Old Curiosity Shop
By Bob Davis dnry122@yahoo.com

1971 Cross Country Trip, Heading Home
Thank You For the Music, Track 3

Another collection of songs that go along with stories:

Fight Fiercely Harvard by Tom Lehrer.  In 1990, Pat was invited to attend the 25th Reunion of her graduating class at Harvard (BA 1965).  There were several days of events; someone cynically observed that by the time the graduates have been out in the world for 25 years, they may be ready to make alumni contributions to the greater good of the University.  This whole adventure could take up an article, but the part that brought Professor Tom’s more civilized college fight song to mind was the gathering in a large tent on the field of Harvard Stadium, where, every other year THE GAME is played, when the Crimson stalwarts try their best to send those Eli-come-lately fellows from Yale home to New Haven wishing they had stayed down south.

If I Can’t Sell It by Ruth Brown, Creole Love Call by the Johnny Otis Orchestra, Do You Wanna Touch by Joan Jett.  The early 1990s saw Pat and me going to a diverse assortment of live music events.  Once by myself and then with Pat, I saw Ruth Brown one of my '50s faves at the Cinegrill in Hollywood.  The second time was after she was admitted to the Rock and Roll Hall of Fame in Cleveland.  One interesting aspect of the Cinegrill was valet parking; I wished I still had my rusty old pickup truck with the “three on the tree” manual transmission.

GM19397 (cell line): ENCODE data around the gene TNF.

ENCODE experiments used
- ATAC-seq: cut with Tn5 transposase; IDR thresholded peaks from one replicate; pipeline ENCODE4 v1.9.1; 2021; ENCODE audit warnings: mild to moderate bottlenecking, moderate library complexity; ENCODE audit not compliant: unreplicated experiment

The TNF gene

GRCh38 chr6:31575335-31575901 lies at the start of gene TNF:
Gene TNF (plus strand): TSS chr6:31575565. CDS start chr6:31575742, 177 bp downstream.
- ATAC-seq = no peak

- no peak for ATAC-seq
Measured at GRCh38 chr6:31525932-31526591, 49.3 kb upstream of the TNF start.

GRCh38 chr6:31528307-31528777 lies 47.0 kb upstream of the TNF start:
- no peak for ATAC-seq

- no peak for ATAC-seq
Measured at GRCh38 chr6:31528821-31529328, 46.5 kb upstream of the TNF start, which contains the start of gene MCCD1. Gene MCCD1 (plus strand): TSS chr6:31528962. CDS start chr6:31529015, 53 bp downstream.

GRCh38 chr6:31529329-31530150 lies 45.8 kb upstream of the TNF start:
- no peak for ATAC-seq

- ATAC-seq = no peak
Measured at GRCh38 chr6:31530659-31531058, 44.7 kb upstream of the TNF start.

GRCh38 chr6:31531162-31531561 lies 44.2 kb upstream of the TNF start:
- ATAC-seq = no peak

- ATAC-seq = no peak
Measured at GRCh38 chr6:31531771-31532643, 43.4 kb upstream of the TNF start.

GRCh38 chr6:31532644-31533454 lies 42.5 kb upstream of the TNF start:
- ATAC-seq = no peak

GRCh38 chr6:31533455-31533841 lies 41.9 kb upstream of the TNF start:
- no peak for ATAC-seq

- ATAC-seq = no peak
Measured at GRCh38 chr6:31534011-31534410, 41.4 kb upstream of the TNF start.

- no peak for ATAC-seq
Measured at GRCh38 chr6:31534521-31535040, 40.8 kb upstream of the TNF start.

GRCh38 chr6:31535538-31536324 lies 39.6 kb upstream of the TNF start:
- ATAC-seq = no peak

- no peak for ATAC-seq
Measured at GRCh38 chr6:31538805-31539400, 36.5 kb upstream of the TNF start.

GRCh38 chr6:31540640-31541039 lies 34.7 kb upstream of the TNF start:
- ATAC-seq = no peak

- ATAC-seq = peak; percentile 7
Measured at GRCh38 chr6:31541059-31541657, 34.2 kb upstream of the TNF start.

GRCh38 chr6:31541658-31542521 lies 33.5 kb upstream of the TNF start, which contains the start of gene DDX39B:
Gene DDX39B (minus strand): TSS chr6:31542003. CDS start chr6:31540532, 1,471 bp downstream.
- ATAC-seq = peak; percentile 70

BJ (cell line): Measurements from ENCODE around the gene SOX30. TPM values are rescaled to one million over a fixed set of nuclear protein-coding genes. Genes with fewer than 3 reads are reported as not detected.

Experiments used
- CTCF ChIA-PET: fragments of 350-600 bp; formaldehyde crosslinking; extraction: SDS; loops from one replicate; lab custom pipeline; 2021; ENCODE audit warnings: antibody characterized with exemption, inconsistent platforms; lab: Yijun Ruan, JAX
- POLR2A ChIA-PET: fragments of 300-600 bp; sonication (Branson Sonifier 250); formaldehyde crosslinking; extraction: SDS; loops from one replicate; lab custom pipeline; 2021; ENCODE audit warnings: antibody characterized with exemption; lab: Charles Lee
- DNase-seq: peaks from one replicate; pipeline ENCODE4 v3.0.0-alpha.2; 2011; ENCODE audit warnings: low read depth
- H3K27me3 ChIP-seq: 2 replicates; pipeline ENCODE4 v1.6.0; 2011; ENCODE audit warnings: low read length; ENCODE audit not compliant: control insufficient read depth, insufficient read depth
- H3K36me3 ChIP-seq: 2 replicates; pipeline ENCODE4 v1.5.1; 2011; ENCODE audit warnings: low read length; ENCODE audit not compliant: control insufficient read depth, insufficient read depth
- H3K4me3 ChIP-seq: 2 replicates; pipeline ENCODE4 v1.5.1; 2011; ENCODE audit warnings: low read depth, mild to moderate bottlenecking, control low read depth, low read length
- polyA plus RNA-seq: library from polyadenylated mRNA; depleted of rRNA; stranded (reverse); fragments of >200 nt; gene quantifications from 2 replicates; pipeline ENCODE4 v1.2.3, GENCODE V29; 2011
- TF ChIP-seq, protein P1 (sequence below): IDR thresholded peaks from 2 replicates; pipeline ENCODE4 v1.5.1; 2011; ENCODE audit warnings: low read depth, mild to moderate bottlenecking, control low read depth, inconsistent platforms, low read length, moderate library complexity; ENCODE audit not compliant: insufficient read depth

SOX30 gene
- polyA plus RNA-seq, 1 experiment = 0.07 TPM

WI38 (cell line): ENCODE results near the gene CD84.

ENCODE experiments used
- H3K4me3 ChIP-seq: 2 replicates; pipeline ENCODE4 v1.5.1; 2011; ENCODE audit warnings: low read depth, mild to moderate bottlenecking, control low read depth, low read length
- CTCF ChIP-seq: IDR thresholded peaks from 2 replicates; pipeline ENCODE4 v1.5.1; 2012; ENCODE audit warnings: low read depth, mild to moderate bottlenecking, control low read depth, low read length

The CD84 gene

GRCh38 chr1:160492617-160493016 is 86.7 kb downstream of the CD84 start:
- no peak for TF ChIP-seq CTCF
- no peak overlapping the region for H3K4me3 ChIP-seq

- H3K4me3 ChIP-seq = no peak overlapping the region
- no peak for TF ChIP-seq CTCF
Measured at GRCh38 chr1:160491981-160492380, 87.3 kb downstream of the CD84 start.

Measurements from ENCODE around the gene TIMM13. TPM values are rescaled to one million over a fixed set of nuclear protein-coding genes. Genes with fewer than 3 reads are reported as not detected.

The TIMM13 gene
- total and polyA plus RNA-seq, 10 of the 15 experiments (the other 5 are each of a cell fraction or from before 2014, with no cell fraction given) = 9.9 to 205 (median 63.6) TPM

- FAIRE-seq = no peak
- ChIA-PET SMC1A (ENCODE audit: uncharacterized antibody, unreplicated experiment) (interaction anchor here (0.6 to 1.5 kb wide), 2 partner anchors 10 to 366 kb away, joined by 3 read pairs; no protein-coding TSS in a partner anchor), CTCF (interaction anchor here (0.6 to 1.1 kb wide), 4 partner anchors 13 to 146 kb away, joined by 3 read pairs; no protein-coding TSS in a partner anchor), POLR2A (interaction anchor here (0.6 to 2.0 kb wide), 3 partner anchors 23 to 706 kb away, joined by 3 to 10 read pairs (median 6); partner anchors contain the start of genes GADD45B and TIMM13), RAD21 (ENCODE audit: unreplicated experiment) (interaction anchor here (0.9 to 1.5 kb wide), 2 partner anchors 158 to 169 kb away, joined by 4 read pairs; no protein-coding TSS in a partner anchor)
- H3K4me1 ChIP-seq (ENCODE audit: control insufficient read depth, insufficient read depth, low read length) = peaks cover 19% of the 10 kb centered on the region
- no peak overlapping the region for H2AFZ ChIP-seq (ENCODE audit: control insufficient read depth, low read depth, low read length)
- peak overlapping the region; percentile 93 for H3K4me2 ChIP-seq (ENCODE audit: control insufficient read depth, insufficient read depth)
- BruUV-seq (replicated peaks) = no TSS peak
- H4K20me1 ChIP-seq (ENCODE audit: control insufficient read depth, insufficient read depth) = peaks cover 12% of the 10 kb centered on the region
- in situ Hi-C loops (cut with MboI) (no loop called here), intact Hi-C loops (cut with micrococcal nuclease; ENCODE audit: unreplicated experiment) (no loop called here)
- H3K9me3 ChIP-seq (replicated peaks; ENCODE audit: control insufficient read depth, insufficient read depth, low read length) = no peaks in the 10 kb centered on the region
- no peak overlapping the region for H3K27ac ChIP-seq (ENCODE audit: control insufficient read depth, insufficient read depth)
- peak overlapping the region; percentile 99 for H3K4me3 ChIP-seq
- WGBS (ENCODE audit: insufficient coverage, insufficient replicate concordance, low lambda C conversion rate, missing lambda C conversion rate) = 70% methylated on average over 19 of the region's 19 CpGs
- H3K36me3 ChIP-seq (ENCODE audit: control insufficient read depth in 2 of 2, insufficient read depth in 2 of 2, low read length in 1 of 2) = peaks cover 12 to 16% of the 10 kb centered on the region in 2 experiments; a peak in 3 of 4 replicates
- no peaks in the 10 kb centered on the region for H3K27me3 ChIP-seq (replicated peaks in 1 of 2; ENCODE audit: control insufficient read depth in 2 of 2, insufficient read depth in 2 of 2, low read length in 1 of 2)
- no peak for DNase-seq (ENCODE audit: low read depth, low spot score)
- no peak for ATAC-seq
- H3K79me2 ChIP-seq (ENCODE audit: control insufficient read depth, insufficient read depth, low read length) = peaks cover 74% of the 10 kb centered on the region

A little over a mile way was the Vine St. Bar and Grill, a noted place for jazz in days gone by.  One night Pat and I went over there in my 1988 Dodge Aries, which I parked between a BMW and a Mercedes Benz.  It couldn’t have been safer if it was in Fort Knox.  The reason for trekking over there was to see the Johnny Otis Show, featuring his whole band with male and female vocalists.  Highlight of the program was their tribute to Duke Ellington with a rendition of “Creole Love Call” that just blew me away.  Since neither JO nor any of his musicians were getting any younger, I was glad that we made the scene.

Pinball Wizard by the Who.  One of the “must see” operations in England is Volk’s Electric Railway on the Brighton coast.  It’s not very fast, and it doesn’t go very far, but it’s been running since 1883, less than two years after Thomas Edison opened the first central-station power plant in New York.  After riding this historic seaside railway, I found an “amusement hall”, where I played a pinball machine in honor of the Who’s “Pinball Wizard” song: “From Soho down to Brighton, I must have played them all…..”

No wizardry here— didn’t get a replay, but never tilted.  Playing the silver ball in Brighton.

Has Anybody Here Seen Kelly?  By various artists, dating back to 1908.  According to the song, Mr. Kelly was from the Isle of Man, which is famous among railway fans for its electric, steam powered and horse-drawn transport.  When we visited the Isle in May 1993, I even got to run one of their electric railway cars.  Here’s one of the draught horses, posing proudly with his tram.